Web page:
12. Chris says:

    Mr. Humble, thank you for all your hard work here in Arizona. I have to tell everyone here I was up for a job several times this past year but it was not until recently, when I believe there was more clarification put on the discrimination act for hiring or not hiring I should say medical marijuana card holders. We are making strides and Mr Humble is right up front implementing them as we go. I applied for this job, they required I pass a drug screen, but this time in the email sent to me about what to bring in for the health screen it mentioned all RX scripts including to bring in a Medical Marijuana card if I have one. WOW well that pretty much said it right there that if I test positive for THC as long as I had the medical card I should be all set. You would think so right? I sweated and sweated, everyone said don’t bring the card just stop medicating and use things to flush my system, which I tried and THEY DON”T WORK, so in the end I decided to just be honest, bring the card and just be myself. I take pride in what I do and folks that shines through every time I get an interview. They DID hire me and I have never been so thankful in all my life. So it can be done and thanks again to Mr. Humble and to all his constituents who keep trying to do the best for us as I am sure he and they were instrumental in this ground breaking advance for our states workforce. :)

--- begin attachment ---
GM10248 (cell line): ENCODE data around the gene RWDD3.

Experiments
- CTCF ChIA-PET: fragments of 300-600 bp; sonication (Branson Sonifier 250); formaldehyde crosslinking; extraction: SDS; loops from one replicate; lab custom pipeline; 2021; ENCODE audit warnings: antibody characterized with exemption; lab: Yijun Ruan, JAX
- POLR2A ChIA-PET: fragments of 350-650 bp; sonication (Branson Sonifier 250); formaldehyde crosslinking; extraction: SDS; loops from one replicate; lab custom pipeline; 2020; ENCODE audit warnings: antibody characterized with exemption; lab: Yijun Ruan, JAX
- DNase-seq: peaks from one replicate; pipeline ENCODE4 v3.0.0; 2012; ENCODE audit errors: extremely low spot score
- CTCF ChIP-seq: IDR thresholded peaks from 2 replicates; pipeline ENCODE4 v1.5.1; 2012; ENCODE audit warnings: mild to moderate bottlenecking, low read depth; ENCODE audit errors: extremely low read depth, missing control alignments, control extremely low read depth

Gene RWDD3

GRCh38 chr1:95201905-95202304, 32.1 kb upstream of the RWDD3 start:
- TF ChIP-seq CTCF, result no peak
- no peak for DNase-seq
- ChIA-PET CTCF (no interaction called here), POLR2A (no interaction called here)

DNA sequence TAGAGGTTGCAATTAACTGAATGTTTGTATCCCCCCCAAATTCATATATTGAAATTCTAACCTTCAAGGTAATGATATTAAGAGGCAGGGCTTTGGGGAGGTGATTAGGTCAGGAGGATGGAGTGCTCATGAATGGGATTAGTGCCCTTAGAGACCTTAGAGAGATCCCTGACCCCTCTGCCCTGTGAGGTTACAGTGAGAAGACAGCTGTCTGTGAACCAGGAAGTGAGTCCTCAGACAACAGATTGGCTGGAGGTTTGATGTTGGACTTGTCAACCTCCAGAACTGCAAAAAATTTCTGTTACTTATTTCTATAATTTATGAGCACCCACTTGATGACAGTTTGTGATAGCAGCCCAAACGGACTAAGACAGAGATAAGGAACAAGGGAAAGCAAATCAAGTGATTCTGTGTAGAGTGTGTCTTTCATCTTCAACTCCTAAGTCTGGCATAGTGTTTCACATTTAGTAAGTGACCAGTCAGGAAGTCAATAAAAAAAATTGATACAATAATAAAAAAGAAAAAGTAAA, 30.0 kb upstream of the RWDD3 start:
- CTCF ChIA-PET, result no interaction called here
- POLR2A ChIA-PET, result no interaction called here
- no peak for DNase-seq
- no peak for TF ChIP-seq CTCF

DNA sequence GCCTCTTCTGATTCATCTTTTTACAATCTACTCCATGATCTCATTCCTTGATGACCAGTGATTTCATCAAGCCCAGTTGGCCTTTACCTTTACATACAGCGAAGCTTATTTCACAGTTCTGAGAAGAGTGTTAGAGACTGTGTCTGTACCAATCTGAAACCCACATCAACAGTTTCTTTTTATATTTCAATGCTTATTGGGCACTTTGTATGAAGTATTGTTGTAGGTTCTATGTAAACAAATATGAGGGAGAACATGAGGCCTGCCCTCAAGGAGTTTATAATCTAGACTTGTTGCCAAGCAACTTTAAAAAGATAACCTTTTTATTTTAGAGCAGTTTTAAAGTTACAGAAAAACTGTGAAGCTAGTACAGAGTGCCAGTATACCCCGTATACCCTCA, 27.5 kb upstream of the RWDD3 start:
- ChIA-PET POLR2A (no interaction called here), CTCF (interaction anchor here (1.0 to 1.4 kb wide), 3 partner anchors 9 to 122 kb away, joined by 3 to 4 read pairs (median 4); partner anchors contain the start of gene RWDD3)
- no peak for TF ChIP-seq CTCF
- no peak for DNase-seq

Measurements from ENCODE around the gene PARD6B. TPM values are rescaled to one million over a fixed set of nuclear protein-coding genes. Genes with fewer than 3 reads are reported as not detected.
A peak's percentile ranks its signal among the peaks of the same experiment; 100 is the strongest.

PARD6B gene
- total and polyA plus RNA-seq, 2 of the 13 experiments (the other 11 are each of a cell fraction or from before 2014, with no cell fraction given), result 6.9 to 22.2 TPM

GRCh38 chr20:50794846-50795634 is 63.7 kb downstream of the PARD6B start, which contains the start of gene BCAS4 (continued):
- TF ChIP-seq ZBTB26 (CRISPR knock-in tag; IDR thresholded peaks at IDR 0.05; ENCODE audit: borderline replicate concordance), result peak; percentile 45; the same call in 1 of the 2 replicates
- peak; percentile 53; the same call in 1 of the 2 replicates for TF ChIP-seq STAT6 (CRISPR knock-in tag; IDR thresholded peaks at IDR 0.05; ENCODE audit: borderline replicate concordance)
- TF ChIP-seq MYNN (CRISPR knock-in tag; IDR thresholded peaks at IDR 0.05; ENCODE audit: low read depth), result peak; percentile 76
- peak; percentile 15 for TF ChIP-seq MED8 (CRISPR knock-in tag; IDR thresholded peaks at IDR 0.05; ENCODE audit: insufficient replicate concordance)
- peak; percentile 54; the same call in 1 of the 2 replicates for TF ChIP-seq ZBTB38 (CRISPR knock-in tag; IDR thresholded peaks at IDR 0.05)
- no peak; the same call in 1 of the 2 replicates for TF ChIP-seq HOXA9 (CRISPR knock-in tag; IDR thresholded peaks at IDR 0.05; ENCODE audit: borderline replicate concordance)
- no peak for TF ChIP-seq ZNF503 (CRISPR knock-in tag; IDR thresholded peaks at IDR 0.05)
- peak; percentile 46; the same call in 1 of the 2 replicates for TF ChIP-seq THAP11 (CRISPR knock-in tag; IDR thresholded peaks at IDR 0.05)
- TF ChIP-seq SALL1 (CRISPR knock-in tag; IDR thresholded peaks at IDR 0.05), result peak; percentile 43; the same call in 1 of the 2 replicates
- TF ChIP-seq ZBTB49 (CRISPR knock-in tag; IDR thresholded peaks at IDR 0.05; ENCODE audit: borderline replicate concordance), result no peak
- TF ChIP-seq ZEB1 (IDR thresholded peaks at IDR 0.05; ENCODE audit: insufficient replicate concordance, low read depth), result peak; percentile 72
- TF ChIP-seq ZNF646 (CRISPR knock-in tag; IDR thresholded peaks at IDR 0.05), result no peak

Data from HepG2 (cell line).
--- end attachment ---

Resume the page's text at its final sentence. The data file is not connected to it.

13. Ian says:

    “…[T]he usual review process under the Controlled Substances Act was bypassed when Congress itself assigned this status to marijuana. In addition to declaring that marijuana has no value as a therapeutic agent, this designation significantly impeded research into the therapeutic and palliative uses of the drug, since this requires investigators to obtain a special license from the Drug Enforcement Agency (DEA) before they may undertake any clinical investigations of marijuana and indirectly calls upon the National Institutes of Drug Abuse (NIDA) to provide marijuana for such studies.”

    Cohen, Peter, J. “Medical Marijuana 2010: It’s Time To Fix The Regulatory Vacuum.” Journal Of Law, Medicine & Ethics 38.3 (2010): 654-666. CINAHL Plus with Full Text. Web. 11 Mar. 2014.

    Q: Is research still impeded in the way Peter Cohen states? If so, how can this change immediately so quality research can take place? …

    A: Quality research can take place if DEA chooses to suspend its negative views on cannabis for research purposes. Can DEA be so principled as to help foster valid research?

    ASIDE FROM MEDICAL NEEDS, RESEARCH: Arizona as a state revenued 33 million dollars last year from medical marijuana. Just saying.

  14. IGF1-LR3 says:

    This all looks a little disingenuous, doesn’t it?.